The rarely emotive Popovich got choked up when talking about how coachable Duncan was. At the four minute mark in the video, he trails off and looks over at Timmy with tears in his eyes but none on his face. He stamps his foot as if to say, “Damn it Gregg, you said you weren’t gonna cry.” That moment gave us a lasting image of one of basketball’s great love stories.

He collected himself and finished his thought. “If your superstar can take a little hit now and then, everybody else can shut the hell up and fall in line.” Pop credited Duncan with setting a perfect example for all of his teammates, and thanked him for making his job easier. He followed it up with a hilarious story about when Tim almost went to Orlando.

“He played it up really well. Oh the water, it’s just like St. Croix, and I’m gonna have a boat and I’m gonna do this and I’m gonna do that… I mean we got the San Antonio River! We got boats! Finally he made a decision after putting me through the grinder for what seemed like an eternity. He came over one night – true story don’t you even try to deny it – he walks in he says Pop I gotta just tell you I’m going to Orlando. He waits like five or six seconds, and I’m stunned for a while, and then he tells me what he’s gonna do. I think I jumped up in his arms and hugged him.”

Popovich thanked Duncan for helping to build and grow the culture in San Antonio that gets talked about so much, and said that what made him really special was the way he welcomed everyone and led quietly but with gravitas. He ribbed him for not being that impressed with Ginobili when he first came to the Spurs, and noted that Timmy never did thank him for that. “Maybe later on tonight you’ll admit that, I don’t know.”

Closing on an emotional note, Pop reflected on the promise that he made to Tim’s father before he passed away.

Then, it was Timmy’s turn to speak. It started with a short video, and it would have been perfectly Tim Duncan if he used that as a way to wriggle out of actually doing a speech. He did step up to the mic, and started with, “In retrospect I should have saved that whole speech for right now, cause I don’t even know what I’m gonna say right now.”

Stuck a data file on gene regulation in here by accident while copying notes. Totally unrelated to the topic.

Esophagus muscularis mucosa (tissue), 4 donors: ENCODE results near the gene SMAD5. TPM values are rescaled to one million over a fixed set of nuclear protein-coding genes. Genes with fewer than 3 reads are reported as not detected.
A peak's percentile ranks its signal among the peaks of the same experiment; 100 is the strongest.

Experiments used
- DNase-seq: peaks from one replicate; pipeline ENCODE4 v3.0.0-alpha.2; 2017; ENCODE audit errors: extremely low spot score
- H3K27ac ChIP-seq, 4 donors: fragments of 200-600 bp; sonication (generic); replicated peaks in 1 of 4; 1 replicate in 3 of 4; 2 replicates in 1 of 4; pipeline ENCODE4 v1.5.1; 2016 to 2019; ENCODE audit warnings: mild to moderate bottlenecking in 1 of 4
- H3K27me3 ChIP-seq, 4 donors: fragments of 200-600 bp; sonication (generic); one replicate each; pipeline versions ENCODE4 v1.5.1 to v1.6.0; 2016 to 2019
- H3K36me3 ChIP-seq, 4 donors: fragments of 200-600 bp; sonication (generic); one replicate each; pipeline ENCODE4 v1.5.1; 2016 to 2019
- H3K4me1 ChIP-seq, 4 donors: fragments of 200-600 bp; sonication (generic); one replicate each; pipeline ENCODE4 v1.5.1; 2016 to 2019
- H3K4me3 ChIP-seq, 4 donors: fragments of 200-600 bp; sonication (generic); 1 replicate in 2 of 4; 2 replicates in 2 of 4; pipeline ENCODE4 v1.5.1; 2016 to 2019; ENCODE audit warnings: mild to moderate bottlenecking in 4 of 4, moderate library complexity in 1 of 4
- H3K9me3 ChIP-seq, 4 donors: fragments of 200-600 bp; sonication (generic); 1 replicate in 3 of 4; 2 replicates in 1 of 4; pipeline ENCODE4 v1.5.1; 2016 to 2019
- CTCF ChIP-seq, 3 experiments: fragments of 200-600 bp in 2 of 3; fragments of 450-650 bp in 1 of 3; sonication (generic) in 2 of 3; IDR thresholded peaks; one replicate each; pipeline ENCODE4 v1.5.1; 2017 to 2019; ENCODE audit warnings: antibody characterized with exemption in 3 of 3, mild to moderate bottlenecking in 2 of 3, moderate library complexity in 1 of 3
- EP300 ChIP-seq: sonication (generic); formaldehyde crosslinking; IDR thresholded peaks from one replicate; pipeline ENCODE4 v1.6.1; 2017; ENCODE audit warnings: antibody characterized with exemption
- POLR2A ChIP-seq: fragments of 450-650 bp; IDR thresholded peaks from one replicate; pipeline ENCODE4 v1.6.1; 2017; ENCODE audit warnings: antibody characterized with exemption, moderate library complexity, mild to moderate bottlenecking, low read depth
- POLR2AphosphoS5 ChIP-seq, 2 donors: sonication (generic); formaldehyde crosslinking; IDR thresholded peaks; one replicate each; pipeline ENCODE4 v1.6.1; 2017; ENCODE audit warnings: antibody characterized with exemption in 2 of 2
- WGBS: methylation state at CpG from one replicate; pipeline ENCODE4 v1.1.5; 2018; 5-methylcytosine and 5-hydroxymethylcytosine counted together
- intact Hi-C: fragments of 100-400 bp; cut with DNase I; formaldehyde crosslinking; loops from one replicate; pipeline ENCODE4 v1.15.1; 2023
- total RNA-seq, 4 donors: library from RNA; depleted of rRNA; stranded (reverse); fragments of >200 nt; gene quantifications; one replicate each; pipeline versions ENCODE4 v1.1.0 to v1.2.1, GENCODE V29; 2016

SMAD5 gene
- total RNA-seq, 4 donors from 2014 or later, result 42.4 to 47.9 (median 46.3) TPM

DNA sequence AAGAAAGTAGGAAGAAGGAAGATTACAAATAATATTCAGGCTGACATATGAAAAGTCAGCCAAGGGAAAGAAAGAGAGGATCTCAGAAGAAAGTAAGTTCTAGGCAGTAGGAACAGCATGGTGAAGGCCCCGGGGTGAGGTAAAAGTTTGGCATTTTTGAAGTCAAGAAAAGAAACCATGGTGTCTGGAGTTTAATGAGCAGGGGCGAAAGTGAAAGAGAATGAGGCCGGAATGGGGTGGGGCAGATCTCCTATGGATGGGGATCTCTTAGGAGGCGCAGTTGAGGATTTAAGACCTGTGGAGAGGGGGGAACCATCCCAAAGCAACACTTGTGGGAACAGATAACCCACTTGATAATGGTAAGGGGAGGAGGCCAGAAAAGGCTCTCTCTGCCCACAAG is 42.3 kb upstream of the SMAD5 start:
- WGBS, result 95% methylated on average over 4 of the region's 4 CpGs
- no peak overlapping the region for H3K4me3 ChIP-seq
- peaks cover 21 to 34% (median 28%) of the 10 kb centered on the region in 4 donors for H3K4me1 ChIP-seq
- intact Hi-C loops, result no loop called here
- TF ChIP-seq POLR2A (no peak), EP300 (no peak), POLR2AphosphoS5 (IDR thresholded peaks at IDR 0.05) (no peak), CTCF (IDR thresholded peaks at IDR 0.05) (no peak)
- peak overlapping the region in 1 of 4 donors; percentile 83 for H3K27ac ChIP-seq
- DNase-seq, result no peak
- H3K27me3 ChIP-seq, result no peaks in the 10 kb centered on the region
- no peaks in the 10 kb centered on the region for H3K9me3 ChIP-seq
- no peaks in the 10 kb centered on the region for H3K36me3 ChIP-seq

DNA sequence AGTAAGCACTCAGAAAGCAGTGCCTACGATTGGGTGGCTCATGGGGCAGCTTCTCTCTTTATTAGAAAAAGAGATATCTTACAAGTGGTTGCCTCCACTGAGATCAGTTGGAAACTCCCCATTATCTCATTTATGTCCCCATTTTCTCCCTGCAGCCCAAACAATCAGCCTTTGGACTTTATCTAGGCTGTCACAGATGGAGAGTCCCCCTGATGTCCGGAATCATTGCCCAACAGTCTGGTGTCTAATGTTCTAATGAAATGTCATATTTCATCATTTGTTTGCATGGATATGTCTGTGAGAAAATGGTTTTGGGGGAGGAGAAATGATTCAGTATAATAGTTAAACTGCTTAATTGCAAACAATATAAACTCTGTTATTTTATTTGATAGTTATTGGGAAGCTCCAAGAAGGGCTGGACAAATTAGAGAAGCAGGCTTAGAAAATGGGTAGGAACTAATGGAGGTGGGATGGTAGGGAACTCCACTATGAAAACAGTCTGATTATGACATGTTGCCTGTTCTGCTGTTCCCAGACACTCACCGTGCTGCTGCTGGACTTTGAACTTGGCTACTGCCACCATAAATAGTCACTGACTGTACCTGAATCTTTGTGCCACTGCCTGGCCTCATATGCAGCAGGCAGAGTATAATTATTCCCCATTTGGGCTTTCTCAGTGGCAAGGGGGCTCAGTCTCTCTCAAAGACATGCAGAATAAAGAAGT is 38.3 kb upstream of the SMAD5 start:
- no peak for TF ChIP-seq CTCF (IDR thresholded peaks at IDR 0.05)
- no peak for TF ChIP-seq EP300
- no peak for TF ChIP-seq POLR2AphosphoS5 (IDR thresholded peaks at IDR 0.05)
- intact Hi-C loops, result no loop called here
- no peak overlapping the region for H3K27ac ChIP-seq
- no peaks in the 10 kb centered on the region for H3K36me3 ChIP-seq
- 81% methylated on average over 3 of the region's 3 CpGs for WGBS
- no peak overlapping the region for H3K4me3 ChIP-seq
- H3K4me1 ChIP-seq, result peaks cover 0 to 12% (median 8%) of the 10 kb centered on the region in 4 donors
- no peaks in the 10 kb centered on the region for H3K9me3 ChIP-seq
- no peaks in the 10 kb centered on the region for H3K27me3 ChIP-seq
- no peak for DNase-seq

In his speech, he exhibited the selflessness and humility that everyone else had said made him special. He thanked the fans and his teammates for the outpouring of love and support, saying that he got more from them than he ever gave them in return.

He thanked his family for being there through the grind of his career. He thanked Coach Odom for giving him a chance. He thanked Pop and RC Buford for putting the pieces of the puzzle together, and building a winning culture.

“Thank you Coach Pop, for being more than a coach… for being like a father to me thank you.” At this point, you would have been hard pressed to find a dry eye in the arena. When Timmy finally did talk about himself, it was to self-deprecate.

When the speeches ended, they raised the jersey of the greatest Spur to ever live where it belongs: in the rafters with the five championship banners he put there. So how do we answer Tony’s question, “why Timmy so special?” To put it simply, love. For his family, for his teammates, for his coach, for the game of basketball, and for the fans.